Tag Archives: Reduce Reuse Recycle

The Food Waste Hierarchy

Waste hierarchy_447

According to the National Resources Defense Council:

  • Approximately 40% of all edible food is thrown away in the U.S.
  • Supermarkets lose $15 billion annually in unsold fruits and vegetables alone
  • Restaurants throw out around 10% of the food they purchase

Most people seem to have an inherent understanding of the senselessness and tragedy of wasted food while there is so much need in the world. But what if you knew that every time you threw food away you were contributing to another global problem?

According to the EPA:

  • 14% of the greenhouse gases emitted in the U.S. stem from getting food from the farm to your fork and then to the landfill.
  • Food waste has increased by 50 percent since the 1970s and is now the largest solid waste contributor to landfills.
  • 31 million tons of Americans’ unfinished meals sit in landfills across the country producing methane.
  • It is estimated that if we were to prevent this food waste from either being created or disposed of it would be like taking a quarter of all cars in American off the road.

While the latter might seem a daunting and overwhelming task, preventing food waste is something that companies should be focused on; not just finding an easier or cheaper way of disposal. A real plan addresses strategies on how to prevent the creation of food waste all together.

Companies such as The Cheesecake Factory and Fairway Market have incorporated waste reduction or “zero waste” goals into their long-term targets and with the data available from their Eco-Safe Digester, have also committed to monitor and analyze what is wasted in order to learn more about their potential for greater volumes of prevention and savings.

Reducing and preventing food volume is the highest priority in managing food waste. Detailed and organized data from the Eco-Safe Digester helps to make informed changes that can positively affect food management practices, staffing, operational activities, and cost of goods sold.

Reusing and donating food benefits others rather than sending it to the landfill. The Eco-Safe Digester identifies opportunities for future donations.

Recovering uneaten or expired food for a different use is also a better choice than sending it to a landfill, a method soon to be outlawed in some states. The Eco-Safe Digester can and will eliminate the food waste in a more efficient manner as it converts up to 2,500 pounds of food waste each day into a nutrient-neutral grey water that can be recovered.

Every company’s waste stream is unique, financial and environmental impacts as well as emerging regulatory measures must be considered when designing prevention and diversion goals, but in the end it is good for business, your customers, and the environment to not only divert the waste away from landfills but also to learn how to prevent it all together.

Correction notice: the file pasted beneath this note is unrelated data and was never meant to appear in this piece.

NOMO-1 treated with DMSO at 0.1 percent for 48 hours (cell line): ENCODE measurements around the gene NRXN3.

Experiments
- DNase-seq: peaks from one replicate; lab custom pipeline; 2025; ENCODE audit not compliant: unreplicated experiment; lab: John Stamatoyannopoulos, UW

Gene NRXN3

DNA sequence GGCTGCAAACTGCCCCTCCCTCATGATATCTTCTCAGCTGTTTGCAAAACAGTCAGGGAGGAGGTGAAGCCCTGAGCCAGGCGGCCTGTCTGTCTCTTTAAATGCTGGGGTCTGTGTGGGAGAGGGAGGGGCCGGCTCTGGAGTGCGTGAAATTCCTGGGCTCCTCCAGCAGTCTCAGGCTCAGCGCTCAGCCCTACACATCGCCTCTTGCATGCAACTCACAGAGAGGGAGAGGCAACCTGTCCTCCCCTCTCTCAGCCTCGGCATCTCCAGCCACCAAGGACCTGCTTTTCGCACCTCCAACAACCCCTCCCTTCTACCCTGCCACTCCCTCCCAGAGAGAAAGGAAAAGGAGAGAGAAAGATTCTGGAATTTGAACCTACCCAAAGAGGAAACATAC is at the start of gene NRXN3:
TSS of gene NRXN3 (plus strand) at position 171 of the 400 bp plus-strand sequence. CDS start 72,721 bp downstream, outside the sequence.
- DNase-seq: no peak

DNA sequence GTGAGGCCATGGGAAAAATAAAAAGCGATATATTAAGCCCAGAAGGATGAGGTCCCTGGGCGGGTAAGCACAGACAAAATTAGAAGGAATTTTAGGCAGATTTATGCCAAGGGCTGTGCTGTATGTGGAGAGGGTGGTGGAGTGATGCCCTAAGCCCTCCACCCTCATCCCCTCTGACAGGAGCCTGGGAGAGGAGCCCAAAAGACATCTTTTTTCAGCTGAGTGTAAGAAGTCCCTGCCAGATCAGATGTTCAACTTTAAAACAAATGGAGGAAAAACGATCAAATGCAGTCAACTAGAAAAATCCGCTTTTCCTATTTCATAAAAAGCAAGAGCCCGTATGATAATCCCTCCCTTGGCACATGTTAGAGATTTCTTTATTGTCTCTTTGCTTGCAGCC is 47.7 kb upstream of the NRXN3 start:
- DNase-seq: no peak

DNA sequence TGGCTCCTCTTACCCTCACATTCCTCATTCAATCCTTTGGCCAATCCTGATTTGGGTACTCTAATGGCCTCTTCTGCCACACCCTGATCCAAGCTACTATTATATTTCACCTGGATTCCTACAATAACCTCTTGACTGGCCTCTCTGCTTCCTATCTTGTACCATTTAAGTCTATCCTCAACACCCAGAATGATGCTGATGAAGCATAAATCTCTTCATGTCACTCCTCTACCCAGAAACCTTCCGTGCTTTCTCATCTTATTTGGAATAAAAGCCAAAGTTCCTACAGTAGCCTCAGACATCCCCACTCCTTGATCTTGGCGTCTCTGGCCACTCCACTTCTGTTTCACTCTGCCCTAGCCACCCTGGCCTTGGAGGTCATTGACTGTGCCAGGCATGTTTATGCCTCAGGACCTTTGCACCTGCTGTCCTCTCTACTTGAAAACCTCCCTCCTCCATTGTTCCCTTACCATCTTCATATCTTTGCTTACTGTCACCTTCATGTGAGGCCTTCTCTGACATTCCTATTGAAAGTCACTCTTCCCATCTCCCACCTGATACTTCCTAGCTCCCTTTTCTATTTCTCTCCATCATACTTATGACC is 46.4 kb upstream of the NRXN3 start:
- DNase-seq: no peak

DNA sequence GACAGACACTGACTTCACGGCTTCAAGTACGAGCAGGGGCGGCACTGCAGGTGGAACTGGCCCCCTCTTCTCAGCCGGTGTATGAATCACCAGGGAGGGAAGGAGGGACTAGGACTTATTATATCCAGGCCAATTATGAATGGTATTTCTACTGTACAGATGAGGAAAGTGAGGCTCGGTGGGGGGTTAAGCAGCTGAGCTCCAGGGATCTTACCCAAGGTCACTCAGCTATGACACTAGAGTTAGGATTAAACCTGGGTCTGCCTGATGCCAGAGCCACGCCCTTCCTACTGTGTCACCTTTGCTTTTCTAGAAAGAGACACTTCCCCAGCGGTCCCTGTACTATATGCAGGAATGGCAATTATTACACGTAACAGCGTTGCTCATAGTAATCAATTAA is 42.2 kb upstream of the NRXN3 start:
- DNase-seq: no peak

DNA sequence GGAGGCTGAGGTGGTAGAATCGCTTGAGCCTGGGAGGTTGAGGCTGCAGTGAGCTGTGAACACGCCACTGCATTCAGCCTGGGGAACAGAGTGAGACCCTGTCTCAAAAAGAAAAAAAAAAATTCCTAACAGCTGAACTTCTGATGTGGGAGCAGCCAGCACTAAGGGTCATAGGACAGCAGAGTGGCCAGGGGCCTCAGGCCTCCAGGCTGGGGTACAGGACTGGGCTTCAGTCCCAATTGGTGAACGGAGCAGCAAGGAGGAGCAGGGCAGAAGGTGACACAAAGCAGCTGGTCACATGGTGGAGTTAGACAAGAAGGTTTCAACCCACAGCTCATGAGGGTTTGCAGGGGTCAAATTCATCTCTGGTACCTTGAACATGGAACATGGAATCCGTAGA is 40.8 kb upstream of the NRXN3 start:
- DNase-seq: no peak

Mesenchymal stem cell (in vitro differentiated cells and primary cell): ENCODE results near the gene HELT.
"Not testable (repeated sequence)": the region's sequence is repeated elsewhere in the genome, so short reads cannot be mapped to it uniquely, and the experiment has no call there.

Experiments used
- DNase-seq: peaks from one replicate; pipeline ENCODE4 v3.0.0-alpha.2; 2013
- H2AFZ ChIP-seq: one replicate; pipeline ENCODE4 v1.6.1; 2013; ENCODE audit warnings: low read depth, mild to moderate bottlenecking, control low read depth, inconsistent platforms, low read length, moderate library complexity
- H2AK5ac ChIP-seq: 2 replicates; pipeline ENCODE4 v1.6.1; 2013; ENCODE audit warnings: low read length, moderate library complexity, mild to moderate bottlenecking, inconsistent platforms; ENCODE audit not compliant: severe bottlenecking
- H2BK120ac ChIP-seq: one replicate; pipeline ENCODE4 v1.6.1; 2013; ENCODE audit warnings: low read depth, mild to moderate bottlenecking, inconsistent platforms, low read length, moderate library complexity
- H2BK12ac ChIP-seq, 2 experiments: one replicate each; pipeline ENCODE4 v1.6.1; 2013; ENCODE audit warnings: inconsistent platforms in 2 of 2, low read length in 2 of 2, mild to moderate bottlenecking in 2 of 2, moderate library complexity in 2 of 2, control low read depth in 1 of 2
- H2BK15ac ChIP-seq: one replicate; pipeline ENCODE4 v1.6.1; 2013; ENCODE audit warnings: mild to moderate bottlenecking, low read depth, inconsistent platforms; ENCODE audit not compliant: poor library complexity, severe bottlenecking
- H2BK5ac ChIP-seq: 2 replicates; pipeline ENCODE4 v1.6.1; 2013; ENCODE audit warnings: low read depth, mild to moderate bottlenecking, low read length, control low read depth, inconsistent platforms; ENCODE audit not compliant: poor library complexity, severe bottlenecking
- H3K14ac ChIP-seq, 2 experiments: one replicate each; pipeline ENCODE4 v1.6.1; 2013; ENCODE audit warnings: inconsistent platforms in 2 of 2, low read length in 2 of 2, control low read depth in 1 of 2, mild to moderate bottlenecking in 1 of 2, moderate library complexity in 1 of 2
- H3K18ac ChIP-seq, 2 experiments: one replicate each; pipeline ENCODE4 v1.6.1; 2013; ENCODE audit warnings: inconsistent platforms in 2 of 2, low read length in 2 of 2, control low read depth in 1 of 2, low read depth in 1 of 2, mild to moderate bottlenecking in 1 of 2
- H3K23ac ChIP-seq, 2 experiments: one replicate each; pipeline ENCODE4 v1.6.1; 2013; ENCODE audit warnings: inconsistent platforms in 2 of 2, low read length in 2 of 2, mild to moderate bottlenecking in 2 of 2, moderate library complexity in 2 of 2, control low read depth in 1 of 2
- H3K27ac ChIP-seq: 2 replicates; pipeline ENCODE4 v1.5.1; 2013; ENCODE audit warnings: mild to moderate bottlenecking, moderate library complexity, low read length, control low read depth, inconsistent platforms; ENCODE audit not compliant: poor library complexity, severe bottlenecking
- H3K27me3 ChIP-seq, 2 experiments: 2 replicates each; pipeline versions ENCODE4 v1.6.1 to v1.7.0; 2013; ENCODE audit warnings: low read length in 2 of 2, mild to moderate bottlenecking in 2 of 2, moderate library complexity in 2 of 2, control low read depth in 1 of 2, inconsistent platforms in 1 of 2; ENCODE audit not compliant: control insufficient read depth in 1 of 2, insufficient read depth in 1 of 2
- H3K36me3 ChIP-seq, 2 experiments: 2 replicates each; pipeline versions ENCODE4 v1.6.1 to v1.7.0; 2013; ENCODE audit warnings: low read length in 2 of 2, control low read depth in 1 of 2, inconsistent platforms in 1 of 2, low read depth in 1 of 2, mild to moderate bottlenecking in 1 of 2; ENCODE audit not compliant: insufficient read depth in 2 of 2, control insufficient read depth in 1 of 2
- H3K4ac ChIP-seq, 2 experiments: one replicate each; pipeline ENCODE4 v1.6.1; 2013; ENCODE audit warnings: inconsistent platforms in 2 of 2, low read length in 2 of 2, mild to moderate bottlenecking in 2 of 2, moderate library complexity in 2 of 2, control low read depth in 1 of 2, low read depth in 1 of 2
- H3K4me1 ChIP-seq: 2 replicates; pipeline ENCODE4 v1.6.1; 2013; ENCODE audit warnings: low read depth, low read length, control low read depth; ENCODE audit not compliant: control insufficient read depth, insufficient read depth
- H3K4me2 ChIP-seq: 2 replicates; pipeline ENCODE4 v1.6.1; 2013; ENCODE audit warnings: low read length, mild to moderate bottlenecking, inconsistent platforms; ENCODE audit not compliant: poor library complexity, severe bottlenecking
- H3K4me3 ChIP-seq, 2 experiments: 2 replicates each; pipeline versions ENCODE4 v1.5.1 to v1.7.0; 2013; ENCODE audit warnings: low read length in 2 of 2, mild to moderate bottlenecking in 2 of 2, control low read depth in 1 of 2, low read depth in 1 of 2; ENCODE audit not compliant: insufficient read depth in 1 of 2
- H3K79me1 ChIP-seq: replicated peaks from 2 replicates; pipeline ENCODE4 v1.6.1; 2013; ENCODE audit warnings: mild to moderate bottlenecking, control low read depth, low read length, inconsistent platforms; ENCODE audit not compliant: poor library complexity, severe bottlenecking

Improving Food Waste Management


Food management means more than just preparing meals for consumers. Although the bulk of the work is in the actual preparation, many forget about the odds and ends of this process. Perhaps the second largest product of food management is waste, as it is produced every step of the way.

From pre-consumer to post-consumer, food scraps come out of our kitchens and off of our tables as if the waste were the desired end product.   Supermarkets throw out $15 billion in fruits and vegetables each year, which inevitably rot in landfills. All of those spoiled apples and tomatoes not only add up to a loss of these assets to be transformed into something more useful, but also a loss in profit.

Food waste generates a lot of costs. Improper purchasing, overproduction, spoilage and the disposal of this waste are the costs each food industry  location pays for, but add in the cost of haulers to transport, store, process and ultimately resell the byproduct – well it adds up to an  illogical amount of money.

Companies are finally stepping up to redesign the ways that they handle their food waste. Gone are the days of paying trucks to haul hundreds of pounds of food to useless landfills or even distant compost facilities. Instead, many companies are deploying new ideas and technologies that will help reinforce the three R’s we all know and love, Reduce, Reuse, and Recycle:

Reduce. Many companies are now keeping a steady eye on the food that’s going into the trash.  Measuring and tracking food waste to source less, sizing portions correctly to create less, and encouraging consumers to take only what they can carry are smart techniques to reduce the overall volume of this waste stream.

Reuse. Most often, pre-consumer waste is still of good quality, but is simply not destined for any specific use.  Donation to food agencies battling hunger and to local farms feeding animals is a great use of this commodity.

Recycle. On-site technology, like the Eco-Safe Digester, offers a solution to best implement a more efficient process in disposing what is left.  The effluent discharged from the machine is transformed into biogas which is then stored for the creation of energy.  In some kitchens, cooking oil and grease are stored and hauled to facilities recycling this waste into animal feed, lubricants, and fuels such as biodiesel. Composting is another solution that attempts to transform the food waste into something useful however, these facilities are not wide-spread.

The traditional three R’s have recently expanded their definitions taking into account smarter reduction strategies, more efficient reuse options, and emerging technologies.  The data monitoring of all of these three steps will tie them all together and improve food waste management efforts.